History of Humankind Is Your Story
The fundamental focus of history courses is the story of humankind. Learning history is reading and listening to the unfoldment of your story. It’s learning what it means to be human. Students of history attempt to understand change and continuity. They seek to discover how human beings have changed at one level yet remaining essentially the same at another. History will introduce you to the movers and shakers of events – the villains and heroes/heroines of the past. Take a history class and you will explore social movements including the effort to extend civil rights to citizens previously ignored. You will also observe the rise of the masses in influencing events as seen in the emergence of an interest in caring for the earth. Classes in history will, to some extent, satisfy your curiosity regarding how the world we live in came about. The drama of history with its various conflicts including destructive global wars of religion, conquests, empire building and exploitation make history fascinating. You will see human struggle with epidemics, natural disasters, and with each other. In addition, the struggle to survive and to find meaning will be brought before your consciousness. Studying history will open a window for you to see the revolutionary changes wrought by technological developments. It will acquaint you with the phenomenon of migrations and the scattering of human beings as a result of miraculous changes in communication and transportation. Perhaps at its best, history will show you the implications and consequences of human actions. In the process, you will learn about the rise and fall of civilizations and the emergence of hierarchical social structures that still dominate our daily life today. History courses will bring to your attention a succession of intellectual movements and revolutions that continue to echo in the minds of many in our time. The discipline of history is known for its chronological framework in understanding situations, a feature that nurtures an evolutionary mindset. Professors of history at Monroe Community College use primary sources and films that make history come alive.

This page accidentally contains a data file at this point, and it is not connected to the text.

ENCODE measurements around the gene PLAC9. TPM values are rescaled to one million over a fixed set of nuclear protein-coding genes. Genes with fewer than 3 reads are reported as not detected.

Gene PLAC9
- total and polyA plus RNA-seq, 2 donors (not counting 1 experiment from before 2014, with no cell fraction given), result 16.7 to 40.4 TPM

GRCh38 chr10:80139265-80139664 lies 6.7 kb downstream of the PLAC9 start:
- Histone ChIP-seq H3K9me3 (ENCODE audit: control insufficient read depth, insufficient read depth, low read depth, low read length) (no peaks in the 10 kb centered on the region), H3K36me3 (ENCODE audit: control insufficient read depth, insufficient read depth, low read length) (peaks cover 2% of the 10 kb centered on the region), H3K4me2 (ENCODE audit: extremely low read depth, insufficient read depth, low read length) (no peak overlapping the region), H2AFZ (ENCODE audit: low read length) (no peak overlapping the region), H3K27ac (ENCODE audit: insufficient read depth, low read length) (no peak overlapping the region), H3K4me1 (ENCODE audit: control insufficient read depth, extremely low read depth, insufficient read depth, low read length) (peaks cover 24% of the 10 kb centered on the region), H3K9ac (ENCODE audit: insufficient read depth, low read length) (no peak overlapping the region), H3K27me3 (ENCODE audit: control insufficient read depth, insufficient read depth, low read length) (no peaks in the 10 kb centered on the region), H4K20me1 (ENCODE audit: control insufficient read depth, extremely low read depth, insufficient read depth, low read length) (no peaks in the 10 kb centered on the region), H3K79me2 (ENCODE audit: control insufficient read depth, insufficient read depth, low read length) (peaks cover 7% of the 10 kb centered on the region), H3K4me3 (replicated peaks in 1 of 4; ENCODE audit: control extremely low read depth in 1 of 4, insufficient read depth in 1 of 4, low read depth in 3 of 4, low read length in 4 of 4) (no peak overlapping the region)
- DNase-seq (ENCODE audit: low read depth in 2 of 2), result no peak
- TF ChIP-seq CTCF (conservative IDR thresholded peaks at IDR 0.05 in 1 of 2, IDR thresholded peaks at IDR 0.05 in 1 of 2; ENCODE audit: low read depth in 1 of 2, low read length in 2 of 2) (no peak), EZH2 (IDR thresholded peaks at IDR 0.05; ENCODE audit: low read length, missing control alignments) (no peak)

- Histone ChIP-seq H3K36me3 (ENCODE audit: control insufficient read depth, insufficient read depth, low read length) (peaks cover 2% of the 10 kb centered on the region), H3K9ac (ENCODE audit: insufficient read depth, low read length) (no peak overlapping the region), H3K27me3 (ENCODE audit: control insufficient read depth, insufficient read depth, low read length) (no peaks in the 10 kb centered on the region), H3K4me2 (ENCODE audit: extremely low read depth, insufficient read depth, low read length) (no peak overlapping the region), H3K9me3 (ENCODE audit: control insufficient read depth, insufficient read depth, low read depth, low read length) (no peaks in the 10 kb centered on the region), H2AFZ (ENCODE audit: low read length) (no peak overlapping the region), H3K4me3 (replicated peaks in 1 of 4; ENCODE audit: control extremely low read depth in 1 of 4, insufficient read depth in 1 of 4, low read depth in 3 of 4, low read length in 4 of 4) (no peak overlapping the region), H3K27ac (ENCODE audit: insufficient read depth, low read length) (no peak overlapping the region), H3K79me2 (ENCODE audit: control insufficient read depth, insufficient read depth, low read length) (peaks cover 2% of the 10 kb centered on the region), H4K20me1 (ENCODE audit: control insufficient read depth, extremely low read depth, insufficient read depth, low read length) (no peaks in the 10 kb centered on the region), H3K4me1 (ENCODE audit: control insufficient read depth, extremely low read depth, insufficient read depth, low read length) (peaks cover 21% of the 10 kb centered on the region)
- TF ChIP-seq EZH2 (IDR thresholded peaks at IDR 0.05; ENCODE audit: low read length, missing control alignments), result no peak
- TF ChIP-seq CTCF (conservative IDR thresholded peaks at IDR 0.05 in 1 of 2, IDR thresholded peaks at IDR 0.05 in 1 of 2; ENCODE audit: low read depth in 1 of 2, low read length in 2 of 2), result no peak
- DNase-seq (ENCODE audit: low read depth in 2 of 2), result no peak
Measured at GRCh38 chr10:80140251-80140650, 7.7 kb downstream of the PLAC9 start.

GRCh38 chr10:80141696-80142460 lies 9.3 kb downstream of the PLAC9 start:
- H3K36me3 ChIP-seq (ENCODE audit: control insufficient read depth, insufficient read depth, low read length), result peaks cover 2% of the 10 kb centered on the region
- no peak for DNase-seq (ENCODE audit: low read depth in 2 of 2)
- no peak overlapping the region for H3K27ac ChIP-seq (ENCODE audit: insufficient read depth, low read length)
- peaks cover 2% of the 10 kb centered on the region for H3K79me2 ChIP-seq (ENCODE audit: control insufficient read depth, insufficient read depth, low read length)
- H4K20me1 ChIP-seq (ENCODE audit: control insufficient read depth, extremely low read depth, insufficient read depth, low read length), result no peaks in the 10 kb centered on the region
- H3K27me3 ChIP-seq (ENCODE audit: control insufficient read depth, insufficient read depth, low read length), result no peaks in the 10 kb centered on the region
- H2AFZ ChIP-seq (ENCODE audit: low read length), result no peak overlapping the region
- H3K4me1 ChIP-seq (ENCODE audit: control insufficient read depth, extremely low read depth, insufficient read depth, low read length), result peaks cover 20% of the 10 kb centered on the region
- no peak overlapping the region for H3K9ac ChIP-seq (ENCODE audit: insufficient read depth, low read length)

A variety of history courses are available for lovers of history, those who need to fulfill general education requirements and anyone wishing to transfer to a four-year college. We offer broad, introductory surveys of large areas of history, as well as more topically focused courses.
- African-American history (103, 104)
- United States (111, 112, 240)
- Western Civilization (105, 106, 108)
- East Asia (253, 254)
- History of Women in the United States (200)
- History of Sports in America (211)
- U.S. Urban History (240)
- The Holocaust (275)
Courses in American History, Western Civilization, and Other World Civilizations can meet three of the SUNY General Education requirements. There are no prerequisites for any history course.